Human Pheromones: theory vs models
Einstein pointed out to Heisenberg in a famous conversation: “It is theory that determines what can be observed.” (See Louisa Gilder’s The Age of Entanglement, p. 87).
My comment: Models determine what can be explained in context.
In my model (below), the prenatal migration of GnRH neurosecretory neurons allow human pheromones to effect GnRH pulsatility, which modulates the concurrent maturation of the neuroendocrine, reproductive, and central nervous systems, thus influencing the development of human reproductive sexual behavior and other behavior.
The obvious complexity of the model and its bottom-up / top-down representations of organization and activation are discussed in the context of an article published in Science Magazine on October 5, 2012 and my comments on the article at the Science Magazine site.
Article abstract: Modeling work in neuroscience can be classified using two different criteria. The first one is the complexity of the model, ranging from simplified conceptual models that are amenable to mathematical analysis to detailed models that require simulations in order to understand their properties. The second criterion is that of direction of workflow, which can be from microscopic to macroscopic scales (bottom-up) or from behavioral target functions to properties of components (top-down). We review the interaction of theory and simulation using examples of top-down and bottom-up studies and point to some current developments in the fields of computational and theoretical neuroscience.
A bottom-up/top-down reward mechanism: It is becoming clearer that the primary emotional functions of affective processing associated with the gene, cell, tissue, organ, organ-system pathway and with food acquisition are the foundation for secondary-process learning and memory mechanisms, which interface with tertiary-process cognitive-thoughtful functions and behavior (Panksepp, 2011). This is demonstrable in the following bottom-up sequence: (1) food odors and pheromones; (2) GnRH; (3) LH; (4) steroidogenesis and feedback; (5) white matter/gray matter development; (6) hippocampal neurogenesis; (7) learning and memory; and (8) behavior.
Behaviors associated with the neurophysiological rewards of food acquisition and reproduction typically reactivate the sequence that conditions the hormonal responses and behavioral affects that are associated with food odors and pheromones. This relatively simplistic representation of an 8-stage sequence incorporates the gene, cell, tissue, organ, organ-system pathway that links sensory input to behavior. It also allows for consideration of how higher and lower levels of control participate in the regulation of the organism via its affective experiences, which may not involve any cognitive-thoughtful functions (Kohl, Atzmueller, Fink, & Grammer, 2001).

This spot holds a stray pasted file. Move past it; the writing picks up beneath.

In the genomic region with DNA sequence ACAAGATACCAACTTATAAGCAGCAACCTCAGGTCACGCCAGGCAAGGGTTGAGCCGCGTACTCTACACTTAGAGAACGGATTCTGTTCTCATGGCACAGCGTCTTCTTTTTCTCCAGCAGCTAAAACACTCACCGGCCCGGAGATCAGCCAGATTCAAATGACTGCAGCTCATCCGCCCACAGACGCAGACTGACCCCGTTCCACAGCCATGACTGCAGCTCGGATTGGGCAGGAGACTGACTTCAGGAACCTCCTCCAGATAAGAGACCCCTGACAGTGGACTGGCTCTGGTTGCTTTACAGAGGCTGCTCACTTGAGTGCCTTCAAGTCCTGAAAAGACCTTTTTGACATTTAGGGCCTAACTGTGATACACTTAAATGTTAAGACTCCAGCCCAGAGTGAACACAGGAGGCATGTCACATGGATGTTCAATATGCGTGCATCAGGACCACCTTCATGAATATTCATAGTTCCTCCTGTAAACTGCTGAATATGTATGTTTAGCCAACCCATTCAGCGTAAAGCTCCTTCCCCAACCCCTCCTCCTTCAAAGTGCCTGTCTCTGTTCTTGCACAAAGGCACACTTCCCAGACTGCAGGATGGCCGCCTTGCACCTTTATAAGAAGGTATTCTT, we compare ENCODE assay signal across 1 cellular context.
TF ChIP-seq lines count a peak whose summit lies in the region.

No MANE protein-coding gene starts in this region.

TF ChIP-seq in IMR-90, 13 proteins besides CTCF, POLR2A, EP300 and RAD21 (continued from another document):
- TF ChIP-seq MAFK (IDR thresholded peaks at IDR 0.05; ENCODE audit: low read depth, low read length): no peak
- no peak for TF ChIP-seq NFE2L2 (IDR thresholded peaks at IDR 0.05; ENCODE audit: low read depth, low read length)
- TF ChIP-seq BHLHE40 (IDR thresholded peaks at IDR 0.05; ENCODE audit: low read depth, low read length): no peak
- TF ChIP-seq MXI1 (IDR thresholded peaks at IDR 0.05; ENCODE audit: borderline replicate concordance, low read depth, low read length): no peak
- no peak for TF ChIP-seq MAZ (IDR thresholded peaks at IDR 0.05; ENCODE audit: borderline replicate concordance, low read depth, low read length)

Affective disorders might best be approached using the same pathway. As is the case with honeybees and in other animal models, cognition is not required to decode the neurophysiological activity of primal affective experiences. Instead, these primal affective experiences are directly associated with reciprocal relationships involving food odors and pheromones in all animal species. They are only indirectly, if ever, associated with human cognition.
In my model of adaptive evolution via ecological, social, neurogenic, and socio-cognitive niche construction: “Olfaction and odor receptors provide a clear evolutionary trail that can be followed from unicellular organisms to insects to humans.”
Linking evolutionary theory via examples of top-down and bottom-up studies in model organisms (e.g., the honeybee) extends current developments in the fields of computational and theoretical neuroscience to their practical applications.
Open access citation reads: Kohl, J.V. (2012) Human pheromones and food odors: epigenetic influences on the socioaffective nature of evolved behaviors. Socioaffective Neuroscience & Psychology, 2: 17338. DOI: 10.3402/snp.v2i0.17338.